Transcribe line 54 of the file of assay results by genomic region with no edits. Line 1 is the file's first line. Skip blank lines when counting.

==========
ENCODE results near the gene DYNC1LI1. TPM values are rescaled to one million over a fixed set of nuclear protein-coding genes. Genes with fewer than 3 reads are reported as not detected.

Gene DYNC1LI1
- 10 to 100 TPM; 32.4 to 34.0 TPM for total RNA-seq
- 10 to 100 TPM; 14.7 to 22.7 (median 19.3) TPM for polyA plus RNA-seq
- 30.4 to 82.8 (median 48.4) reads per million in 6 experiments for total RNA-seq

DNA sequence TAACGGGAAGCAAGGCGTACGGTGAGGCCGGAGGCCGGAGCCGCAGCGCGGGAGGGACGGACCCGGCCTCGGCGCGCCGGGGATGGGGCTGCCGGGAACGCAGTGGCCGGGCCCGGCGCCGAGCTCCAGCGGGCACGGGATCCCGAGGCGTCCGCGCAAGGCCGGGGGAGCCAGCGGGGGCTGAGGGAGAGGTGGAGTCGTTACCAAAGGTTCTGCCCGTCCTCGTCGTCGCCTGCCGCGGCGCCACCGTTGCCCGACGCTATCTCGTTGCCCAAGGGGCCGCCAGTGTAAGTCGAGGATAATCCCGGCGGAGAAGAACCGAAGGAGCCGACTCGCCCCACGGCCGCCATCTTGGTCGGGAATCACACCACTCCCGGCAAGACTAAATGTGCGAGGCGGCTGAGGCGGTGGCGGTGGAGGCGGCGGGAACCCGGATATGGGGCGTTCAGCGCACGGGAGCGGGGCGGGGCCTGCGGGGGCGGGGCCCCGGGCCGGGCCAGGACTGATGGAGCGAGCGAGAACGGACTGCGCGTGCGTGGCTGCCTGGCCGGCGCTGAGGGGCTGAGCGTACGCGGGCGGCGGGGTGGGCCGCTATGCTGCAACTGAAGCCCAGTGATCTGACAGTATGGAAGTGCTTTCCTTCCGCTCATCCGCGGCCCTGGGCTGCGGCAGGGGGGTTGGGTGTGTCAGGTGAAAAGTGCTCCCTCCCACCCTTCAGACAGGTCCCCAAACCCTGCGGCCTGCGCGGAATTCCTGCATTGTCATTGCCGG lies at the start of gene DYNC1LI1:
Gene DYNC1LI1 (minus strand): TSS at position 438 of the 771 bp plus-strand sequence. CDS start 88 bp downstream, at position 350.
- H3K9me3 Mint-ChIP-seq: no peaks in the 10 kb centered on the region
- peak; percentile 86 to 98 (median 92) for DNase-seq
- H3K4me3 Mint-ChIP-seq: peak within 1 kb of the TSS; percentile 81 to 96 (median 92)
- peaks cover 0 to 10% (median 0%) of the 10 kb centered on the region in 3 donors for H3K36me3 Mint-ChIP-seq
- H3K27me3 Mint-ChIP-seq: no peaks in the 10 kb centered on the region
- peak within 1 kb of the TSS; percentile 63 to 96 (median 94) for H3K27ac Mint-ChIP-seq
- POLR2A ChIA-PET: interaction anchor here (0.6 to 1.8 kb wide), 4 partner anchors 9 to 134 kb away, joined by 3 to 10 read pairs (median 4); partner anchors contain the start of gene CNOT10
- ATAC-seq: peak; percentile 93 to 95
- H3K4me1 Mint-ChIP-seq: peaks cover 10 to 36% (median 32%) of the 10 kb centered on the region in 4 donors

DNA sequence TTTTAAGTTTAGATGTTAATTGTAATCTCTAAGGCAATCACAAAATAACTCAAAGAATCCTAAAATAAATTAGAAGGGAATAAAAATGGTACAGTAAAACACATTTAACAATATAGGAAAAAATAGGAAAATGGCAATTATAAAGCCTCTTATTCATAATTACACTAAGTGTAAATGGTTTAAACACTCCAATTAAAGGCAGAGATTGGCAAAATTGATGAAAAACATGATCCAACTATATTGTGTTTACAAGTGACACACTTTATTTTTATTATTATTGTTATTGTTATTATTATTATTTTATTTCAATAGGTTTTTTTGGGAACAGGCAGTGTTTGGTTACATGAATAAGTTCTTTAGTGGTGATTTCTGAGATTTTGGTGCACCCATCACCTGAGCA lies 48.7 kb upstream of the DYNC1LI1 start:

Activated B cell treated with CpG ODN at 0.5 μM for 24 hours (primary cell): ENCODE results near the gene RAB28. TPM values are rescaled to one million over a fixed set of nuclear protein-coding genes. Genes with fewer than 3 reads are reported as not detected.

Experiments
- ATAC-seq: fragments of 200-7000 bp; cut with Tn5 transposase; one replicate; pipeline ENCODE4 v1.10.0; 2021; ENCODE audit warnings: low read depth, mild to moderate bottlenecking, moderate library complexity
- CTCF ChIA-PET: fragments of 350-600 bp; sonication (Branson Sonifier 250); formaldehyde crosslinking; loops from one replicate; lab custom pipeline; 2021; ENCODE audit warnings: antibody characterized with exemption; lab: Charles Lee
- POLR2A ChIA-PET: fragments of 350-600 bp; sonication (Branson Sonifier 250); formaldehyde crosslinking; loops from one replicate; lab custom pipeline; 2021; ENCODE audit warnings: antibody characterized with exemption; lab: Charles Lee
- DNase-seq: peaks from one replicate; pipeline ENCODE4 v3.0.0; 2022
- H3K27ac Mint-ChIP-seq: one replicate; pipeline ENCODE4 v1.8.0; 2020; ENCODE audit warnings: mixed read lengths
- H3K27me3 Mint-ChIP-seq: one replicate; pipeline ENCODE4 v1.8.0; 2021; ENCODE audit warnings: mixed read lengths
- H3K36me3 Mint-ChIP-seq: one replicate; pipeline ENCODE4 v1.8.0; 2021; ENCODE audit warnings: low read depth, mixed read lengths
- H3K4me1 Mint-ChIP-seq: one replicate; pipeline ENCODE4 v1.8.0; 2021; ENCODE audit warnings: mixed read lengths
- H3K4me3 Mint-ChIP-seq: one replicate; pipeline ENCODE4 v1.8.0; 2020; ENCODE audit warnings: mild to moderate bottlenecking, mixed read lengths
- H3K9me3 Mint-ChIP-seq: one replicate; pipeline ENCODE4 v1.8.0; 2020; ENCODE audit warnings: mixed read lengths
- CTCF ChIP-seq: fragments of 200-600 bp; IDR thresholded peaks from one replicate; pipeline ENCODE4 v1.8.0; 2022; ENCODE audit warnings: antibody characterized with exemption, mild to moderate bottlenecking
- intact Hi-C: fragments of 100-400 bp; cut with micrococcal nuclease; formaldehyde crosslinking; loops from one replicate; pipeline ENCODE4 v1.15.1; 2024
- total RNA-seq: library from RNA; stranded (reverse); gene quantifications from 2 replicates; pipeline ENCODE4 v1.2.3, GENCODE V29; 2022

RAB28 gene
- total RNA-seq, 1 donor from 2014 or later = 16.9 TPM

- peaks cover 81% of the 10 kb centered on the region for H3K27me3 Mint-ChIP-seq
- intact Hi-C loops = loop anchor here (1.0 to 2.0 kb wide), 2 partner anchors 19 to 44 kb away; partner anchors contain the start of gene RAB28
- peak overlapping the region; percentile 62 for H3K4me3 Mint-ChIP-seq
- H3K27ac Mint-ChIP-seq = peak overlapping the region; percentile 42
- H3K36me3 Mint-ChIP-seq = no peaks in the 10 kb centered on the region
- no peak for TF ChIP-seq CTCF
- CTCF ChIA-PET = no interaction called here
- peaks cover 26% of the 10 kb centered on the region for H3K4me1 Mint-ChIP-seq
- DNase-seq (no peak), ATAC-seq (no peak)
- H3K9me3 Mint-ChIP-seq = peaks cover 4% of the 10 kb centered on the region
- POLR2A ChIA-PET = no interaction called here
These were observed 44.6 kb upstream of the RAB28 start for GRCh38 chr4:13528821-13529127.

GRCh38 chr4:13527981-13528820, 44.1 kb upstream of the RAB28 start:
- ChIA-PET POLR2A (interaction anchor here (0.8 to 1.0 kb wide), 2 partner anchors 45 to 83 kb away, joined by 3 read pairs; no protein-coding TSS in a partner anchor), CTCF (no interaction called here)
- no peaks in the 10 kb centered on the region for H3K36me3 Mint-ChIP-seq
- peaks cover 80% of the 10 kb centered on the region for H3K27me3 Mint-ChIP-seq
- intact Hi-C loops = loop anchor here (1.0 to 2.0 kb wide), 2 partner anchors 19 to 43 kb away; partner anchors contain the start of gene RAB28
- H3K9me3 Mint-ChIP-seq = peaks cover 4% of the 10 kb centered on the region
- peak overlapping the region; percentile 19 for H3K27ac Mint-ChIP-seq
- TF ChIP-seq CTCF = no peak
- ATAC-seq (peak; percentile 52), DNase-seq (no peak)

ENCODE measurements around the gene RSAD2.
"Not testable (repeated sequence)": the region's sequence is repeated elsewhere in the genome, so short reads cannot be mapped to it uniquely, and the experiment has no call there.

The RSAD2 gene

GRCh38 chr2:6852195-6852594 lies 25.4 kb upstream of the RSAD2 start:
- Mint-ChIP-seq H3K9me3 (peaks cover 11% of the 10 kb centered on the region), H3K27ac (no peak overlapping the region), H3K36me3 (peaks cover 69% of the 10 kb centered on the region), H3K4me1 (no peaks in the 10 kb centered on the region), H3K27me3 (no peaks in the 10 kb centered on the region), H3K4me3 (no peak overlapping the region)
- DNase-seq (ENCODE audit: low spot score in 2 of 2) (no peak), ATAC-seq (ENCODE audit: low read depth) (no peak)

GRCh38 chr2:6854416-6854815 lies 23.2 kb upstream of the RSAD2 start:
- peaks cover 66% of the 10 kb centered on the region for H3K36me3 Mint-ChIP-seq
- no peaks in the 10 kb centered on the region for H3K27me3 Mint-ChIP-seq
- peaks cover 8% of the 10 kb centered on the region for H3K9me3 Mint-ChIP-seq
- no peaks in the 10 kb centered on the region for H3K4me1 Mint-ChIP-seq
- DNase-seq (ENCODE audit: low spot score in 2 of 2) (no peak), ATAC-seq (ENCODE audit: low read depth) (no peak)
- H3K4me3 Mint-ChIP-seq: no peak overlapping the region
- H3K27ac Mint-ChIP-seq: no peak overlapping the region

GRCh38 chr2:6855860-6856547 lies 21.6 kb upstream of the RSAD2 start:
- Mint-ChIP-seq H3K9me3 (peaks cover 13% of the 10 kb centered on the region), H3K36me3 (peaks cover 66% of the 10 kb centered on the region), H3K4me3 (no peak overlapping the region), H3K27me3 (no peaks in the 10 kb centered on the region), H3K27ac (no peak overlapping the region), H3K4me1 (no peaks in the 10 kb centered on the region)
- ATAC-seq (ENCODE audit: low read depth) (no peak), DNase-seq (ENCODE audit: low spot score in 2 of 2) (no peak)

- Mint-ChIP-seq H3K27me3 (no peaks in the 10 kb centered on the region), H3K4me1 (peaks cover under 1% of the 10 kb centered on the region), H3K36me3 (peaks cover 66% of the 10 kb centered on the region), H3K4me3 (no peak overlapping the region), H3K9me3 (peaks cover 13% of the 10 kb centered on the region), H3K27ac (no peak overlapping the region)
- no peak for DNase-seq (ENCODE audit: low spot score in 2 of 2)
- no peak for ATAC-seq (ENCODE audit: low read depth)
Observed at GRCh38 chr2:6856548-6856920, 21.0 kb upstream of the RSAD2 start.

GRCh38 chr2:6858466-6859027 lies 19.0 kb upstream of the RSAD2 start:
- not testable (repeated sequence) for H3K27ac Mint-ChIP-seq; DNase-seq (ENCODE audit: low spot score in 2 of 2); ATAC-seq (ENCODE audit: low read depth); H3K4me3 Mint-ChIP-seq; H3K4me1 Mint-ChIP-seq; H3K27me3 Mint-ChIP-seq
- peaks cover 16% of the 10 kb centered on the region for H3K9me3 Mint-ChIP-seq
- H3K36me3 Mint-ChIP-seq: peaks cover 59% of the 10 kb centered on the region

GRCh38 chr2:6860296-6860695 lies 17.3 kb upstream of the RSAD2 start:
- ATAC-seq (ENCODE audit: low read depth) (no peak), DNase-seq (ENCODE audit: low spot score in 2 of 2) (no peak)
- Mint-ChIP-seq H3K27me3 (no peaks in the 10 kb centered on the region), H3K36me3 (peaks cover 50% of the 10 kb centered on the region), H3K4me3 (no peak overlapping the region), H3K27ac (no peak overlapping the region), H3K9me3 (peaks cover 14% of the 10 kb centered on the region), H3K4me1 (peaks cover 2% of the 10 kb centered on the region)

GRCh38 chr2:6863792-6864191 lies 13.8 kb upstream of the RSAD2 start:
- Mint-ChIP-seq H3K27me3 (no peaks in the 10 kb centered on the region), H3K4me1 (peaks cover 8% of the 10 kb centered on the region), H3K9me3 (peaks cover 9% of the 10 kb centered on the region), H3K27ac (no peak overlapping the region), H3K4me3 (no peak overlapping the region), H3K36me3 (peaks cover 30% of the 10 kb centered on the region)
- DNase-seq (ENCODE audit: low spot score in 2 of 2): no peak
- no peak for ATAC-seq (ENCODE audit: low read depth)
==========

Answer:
- TF ChIP-seq CTCF = no peak